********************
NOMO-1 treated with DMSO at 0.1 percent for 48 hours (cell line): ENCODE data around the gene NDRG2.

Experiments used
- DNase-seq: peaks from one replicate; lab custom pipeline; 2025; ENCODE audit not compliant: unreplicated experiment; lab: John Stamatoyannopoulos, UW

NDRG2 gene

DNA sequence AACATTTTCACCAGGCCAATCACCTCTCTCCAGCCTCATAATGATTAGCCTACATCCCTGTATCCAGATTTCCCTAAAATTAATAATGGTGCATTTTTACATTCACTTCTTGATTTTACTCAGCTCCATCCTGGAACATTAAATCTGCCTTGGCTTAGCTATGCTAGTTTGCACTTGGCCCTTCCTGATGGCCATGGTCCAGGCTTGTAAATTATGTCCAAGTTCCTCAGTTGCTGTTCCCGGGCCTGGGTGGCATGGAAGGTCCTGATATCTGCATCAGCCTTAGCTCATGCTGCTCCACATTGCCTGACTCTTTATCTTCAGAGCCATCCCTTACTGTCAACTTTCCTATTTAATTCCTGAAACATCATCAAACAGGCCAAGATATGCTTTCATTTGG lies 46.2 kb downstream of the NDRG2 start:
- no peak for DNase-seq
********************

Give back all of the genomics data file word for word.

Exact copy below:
NOMO-1 treated with DMSO at 0.1 percent for 48 hours (cell line): ENCODE data around the gene NDRG2.

Experiments used
- DNase-seq: peaks from one replicate; lab custom pipeline; 2025; ENCODE audit not compliant: unreplicated experiment; lab: John Stamatoyannopoulos, UW

NDRG2 gene

DNA sequence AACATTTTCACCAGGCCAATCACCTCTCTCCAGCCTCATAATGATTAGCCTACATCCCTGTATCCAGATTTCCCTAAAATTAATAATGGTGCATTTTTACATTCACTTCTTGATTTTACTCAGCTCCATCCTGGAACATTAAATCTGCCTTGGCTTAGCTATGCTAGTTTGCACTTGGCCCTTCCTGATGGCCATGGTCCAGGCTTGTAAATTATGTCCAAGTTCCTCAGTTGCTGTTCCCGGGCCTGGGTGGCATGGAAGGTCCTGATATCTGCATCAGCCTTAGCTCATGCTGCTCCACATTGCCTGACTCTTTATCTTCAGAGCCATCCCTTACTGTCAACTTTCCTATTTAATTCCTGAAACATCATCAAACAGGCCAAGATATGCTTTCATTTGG lies 46.2 kb downstream of the NDRG2 start:
- no peak for DNase-seq